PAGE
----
Archive for the ‘Tutorial’ Category

4
Aug

Insights of Web Feed Publishing and Tracking

   Posted by: techiecat Tags: ,

As many web masters do, we can host our web feeds (or RSS, a more familiar word to you) on a third-party provider. I’ll share the interesting insights that I got during my recent adventure on web feeds. In this post, I supposed that you know something about RSS or ATOM (two most popular formats of web feeds) and want to know more tricks on how they are working. Especially, I will explore the following questions:

  1. First of all, who produces the RSS documents and where are they?
  2. How are your RSS recoganized by browsers automatically?
  3. What does a third-party provider, like Feedburner, do for you exactly?
  4. If you use a non-popular blogging system, how do you configure your Feedburner feeds?
  5. The third-party providers often show statistics such as how many subscribers you have. How do they got such number? Is that number accurate?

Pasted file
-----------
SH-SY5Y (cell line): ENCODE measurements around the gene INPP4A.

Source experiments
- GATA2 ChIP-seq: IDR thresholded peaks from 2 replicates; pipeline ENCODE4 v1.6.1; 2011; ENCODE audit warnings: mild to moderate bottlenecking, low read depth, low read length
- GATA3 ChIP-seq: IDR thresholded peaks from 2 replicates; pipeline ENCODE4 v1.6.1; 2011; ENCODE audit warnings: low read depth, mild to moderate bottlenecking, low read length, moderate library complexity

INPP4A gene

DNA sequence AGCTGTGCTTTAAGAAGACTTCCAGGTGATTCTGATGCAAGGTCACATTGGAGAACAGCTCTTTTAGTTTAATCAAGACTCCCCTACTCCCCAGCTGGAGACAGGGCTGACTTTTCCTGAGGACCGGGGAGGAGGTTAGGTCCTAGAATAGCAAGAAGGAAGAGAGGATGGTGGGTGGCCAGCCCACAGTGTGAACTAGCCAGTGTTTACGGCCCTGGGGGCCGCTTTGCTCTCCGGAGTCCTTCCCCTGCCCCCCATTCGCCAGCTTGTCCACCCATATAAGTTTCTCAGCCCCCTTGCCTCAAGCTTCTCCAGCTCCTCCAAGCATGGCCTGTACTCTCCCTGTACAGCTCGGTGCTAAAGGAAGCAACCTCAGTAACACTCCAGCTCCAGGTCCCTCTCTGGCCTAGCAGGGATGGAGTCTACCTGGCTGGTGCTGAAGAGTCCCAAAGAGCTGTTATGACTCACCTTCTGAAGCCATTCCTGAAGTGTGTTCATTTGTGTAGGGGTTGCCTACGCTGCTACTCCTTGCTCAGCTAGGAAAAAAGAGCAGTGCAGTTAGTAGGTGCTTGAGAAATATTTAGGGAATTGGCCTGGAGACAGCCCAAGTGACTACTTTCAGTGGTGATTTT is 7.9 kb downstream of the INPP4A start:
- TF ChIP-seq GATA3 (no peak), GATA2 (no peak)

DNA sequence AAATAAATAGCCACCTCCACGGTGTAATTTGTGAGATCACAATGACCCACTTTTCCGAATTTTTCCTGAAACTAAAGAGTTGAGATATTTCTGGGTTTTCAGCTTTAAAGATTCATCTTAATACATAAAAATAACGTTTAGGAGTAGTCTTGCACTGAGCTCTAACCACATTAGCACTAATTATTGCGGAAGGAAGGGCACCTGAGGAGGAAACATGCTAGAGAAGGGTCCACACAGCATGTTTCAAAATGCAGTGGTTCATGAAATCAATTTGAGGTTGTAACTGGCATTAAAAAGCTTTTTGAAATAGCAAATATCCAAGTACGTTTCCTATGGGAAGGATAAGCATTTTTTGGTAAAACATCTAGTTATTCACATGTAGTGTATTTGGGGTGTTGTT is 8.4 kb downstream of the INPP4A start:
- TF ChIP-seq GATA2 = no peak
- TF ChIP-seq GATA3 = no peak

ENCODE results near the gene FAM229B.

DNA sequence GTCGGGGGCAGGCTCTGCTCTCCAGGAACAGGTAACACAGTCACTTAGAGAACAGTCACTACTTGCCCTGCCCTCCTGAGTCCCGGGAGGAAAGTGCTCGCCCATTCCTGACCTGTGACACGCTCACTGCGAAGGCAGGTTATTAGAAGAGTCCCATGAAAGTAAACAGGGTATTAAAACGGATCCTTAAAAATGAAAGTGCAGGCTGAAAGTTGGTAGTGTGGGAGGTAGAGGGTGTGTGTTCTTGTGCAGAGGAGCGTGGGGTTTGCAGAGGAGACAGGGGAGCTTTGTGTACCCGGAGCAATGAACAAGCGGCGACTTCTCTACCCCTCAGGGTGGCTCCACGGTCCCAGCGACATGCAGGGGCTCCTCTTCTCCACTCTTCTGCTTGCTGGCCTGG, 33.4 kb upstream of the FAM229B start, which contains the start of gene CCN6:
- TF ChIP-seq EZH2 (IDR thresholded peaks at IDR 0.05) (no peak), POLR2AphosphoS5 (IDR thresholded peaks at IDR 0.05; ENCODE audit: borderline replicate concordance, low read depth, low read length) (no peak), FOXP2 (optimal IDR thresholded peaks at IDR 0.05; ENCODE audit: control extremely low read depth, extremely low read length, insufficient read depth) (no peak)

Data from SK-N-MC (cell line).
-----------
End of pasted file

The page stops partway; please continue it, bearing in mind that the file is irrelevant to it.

6. Your feeds links look wired. Can you explain them?

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25
Jul

Secure WordPress by SSL

   Posted by: techiecat Tags:

Using SSL protocol to protect your critical information, such as user name and password, is a good idea. If you may log to your blog via an unprotected wireless network or you make some directory (e.g. uploads/) writable by WordPres, you’d better use SSL (i.e. using https:// type URL) to encrypt the administration traffic.

If your WordPress blog is hosted by a web-hosting provider, the provider likely has SSL solution for you already. In this article, I would like to share my experience on SSL solution on a self-hosted machine, which use a Fedora system and Apache httpd server.

The best solution in WordPress is probably to use the  Admin SSL Plugin. However, it cannot set up everything for you. I will give a complete tutorial on how to make SSL work for you, including how to get a key and certificate, how to set up SSL module under Apache and how to fix a bug of the Admin SSL Plugin.

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This is a short tutorial for installing WordPress locally on a Fedora 9 machine (with SELinux enabled). It assumes that you are going to set up a self-hosted WordPress blogging platform. I will present the whole working flow here, with some special concerns on SELinux issues.
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